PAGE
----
HONG KONG — Mixe Lee’s bosses showed him two Facebook posts. One criticized the police for how they handled the anti-government demonstrations that have rocked the city of Hong Kong since June. Their question for Lee, a Cathay Pacific Airways flight attendant: Did he write them?
Lee denied it, though he had. Then last Thursday, a week after the interrogation, he joined the ranks of those fired by Cathay Pacific after expressing political views that could anger the Chinese government.
“I had never thought that the company would pick on my political orientation,” said Lee, 30, who had worked at the carrier’s Cathay Dragon regional airline for 3 1/2 years.
Cathay Pacific is fighting for its survival, and its employees risk becoming collateral damage. The Hong Kong-based airline is perhaps the most vulnerable of the global businesses caught between the city’s pro-democracy protesters and a Chinese government that has labeled them violent radicals. China wants the business world to take its side, and it is threatening to withhold access to its big and growing market from companies that don’t.
Beijing has threatened to close off Chinese airspace to Cathay unless it contains its employees. But many of Cathay’s 26,000 Hong Kong-based employees sympathize with the protesters.
The result is what many in Cathay call “the white terror,” a name that harks back to Taiwan’s bloody anti-Communist crackdown in past decades. Nearly two dozen current and former employees described an atmosphere of fear. Many are deactivating their social media accounts, or changing the photos on their profiles so that their managers won’t recognize them.
“You can feel the distance between colleagues,” said Jack Tung, a 32-year-old Cathay Pacific purser who also serves as a first aid provider during Hong Kong’s protests. “I can’t trust those whom I don’t know because I’m not sure whether they would report me to management. It’s like a ‘the Big Brother is watching you’ scenario, especially when you are in the air.”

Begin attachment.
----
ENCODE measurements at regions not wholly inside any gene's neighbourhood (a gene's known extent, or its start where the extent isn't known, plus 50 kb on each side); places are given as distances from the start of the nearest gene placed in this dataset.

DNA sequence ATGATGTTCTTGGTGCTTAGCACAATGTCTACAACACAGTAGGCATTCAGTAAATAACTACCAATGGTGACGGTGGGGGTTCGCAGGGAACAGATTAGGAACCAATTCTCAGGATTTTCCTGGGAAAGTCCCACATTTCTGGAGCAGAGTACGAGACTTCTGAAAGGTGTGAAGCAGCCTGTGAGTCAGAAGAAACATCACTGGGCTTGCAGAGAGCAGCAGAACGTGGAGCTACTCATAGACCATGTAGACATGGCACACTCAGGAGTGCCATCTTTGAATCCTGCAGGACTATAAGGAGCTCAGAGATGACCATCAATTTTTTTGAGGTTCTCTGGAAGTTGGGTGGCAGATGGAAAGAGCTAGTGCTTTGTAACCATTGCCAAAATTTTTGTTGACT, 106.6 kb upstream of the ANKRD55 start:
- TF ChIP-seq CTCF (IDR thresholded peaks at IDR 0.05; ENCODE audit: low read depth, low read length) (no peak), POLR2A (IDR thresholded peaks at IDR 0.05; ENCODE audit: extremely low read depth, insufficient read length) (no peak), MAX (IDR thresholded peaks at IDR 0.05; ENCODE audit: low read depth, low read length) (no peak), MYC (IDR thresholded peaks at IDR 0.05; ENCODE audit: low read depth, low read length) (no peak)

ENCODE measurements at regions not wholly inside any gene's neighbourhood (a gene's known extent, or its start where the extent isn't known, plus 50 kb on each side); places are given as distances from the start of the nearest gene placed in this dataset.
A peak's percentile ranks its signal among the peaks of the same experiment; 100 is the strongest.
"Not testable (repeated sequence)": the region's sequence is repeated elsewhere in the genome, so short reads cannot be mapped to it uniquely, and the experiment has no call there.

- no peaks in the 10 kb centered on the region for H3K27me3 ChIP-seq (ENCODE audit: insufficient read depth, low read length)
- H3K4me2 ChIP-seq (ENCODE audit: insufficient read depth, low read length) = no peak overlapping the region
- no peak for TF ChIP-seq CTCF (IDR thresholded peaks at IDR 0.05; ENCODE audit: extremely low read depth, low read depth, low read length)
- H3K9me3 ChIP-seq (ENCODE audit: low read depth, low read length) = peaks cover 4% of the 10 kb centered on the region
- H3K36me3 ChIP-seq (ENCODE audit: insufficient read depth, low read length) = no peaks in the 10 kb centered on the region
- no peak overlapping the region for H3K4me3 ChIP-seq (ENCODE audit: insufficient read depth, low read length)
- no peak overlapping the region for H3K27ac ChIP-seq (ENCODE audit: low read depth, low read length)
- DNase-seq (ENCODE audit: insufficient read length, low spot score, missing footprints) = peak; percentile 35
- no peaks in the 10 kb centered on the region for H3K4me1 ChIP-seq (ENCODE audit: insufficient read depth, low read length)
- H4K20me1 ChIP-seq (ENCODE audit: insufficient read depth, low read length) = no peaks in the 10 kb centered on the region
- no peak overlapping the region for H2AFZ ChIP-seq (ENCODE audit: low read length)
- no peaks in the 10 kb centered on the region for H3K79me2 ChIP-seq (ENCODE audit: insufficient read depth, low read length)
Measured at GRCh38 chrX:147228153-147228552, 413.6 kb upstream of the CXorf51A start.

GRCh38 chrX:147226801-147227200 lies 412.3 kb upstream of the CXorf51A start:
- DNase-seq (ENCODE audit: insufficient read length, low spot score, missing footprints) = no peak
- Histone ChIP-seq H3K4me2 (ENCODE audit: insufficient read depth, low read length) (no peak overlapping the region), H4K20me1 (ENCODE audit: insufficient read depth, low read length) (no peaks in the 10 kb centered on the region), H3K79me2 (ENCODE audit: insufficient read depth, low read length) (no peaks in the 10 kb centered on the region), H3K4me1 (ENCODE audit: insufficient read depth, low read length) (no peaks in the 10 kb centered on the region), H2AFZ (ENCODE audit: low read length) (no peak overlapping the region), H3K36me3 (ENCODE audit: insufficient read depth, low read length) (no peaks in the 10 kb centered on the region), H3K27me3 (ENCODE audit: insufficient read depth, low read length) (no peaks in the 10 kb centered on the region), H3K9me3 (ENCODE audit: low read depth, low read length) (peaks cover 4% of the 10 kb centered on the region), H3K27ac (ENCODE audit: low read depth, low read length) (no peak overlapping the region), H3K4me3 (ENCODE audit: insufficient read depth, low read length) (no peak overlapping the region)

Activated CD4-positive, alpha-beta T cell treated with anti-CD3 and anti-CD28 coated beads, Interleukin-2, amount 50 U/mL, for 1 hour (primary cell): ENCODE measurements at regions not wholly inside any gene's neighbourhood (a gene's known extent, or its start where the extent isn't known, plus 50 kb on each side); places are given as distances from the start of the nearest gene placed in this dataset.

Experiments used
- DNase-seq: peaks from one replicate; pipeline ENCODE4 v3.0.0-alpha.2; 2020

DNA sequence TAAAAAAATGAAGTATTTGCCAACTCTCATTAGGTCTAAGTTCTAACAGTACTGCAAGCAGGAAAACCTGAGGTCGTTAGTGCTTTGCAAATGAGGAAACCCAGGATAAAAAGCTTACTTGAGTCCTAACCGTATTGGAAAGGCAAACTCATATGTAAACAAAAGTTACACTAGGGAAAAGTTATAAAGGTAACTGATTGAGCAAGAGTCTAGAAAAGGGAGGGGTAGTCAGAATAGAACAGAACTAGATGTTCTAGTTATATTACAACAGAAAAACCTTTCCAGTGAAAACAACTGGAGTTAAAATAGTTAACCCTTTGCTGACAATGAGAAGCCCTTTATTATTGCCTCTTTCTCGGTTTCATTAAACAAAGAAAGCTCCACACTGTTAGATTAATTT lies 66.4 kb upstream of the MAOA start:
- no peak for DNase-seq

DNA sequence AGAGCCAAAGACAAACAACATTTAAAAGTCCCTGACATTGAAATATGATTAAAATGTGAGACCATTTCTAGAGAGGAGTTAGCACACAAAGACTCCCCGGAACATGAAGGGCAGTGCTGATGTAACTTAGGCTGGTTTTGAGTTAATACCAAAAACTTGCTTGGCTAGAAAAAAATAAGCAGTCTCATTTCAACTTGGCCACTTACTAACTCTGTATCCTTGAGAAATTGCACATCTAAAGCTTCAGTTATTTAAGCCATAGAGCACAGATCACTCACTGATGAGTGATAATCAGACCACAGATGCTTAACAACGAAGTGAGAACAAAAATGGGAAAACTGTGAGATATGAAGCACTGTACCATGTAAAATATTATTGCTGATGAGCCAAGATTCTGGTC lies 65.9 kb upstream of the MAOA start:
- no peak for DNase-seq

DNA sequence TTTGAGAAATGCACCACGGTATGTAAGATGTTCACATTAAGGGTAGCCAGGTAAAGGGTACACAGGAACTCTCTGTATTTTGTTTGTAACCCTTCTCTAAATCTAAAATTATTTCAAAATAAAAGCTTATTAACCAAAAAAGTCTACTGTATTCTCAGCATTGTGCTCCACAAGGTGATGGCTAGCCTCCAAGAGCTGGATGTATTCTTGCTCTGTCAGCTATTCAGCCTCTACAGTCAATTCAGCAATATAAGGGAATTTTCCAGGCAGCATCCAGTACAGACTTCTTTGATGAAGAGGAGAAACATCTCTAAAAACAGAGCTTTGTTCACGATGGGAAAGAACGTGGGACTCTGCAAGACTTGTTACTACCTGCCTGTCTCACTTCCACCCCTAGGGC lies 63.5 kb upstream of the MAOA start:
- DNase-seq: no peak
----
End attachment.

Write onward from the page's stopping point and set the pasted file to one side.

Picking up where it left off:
Those who fly to China say they face even more scrutiny from Chinese air officials, who comb planes after they land for foreign publications that cover the protests and put employees through onerous screening.
It is not clear how many employees have been fired or suspended. Cathay Pacific did not respond to several requests for comment. In previous statements, it condemned violent protests, expressed support for Hong Kong’s government and police force and said it had no choice but to comply with Chinese safety directives.
“We have been Hong Kong’s home carrier for many decades,” a recent statement said. “This is our home. We have grown with this great city and are committed to remaining at the heart of its future growth and success.”
On Wednesday, citing a drop in August traffic, Cathay said it would trim its growth plans. In a memo to employees reviewed by The New York Times, it also announced a hiring freeze.
The problems could continue. While city leaders have canceled a bill that would have allowed extraditions of people suspected of crimes to the mainland, a catalyst for the protests, they have continued over other problems.
Hong Kong’s protests and Beijing’s growing willingness to intercede in the city’s affairs could profoundly change how people work and do business in the Asian financial capital. Cathay, for example, is controlled by Swire Pacific, one of a handful of conglomerates that can trace their history to Hong Kong’s early British colonial era, and have long been dominated by non-Chinese executives. Because it depends on business in China, it faces growing pressure to show its loyalty.
“If they want to gain better access to the Chinese market to do business better and easier, foreign companies want to satisfy the nationalistic preferences to the extent they can,” said Zhiwu Chen, a professor of economics at the University of Hong Kong. “Given that background, native Chinese executives are more likely to develop better personal connections on the mainland, either with officials or with other business executives.”
Last month, as Beijing piled pressure on the airline, the company named Augustus Tang, a 60-year-old longtime Cathay and Swire employee, as its new chief executive, replacing Rupert Hogg, the British-born executive who had led the company for only two years.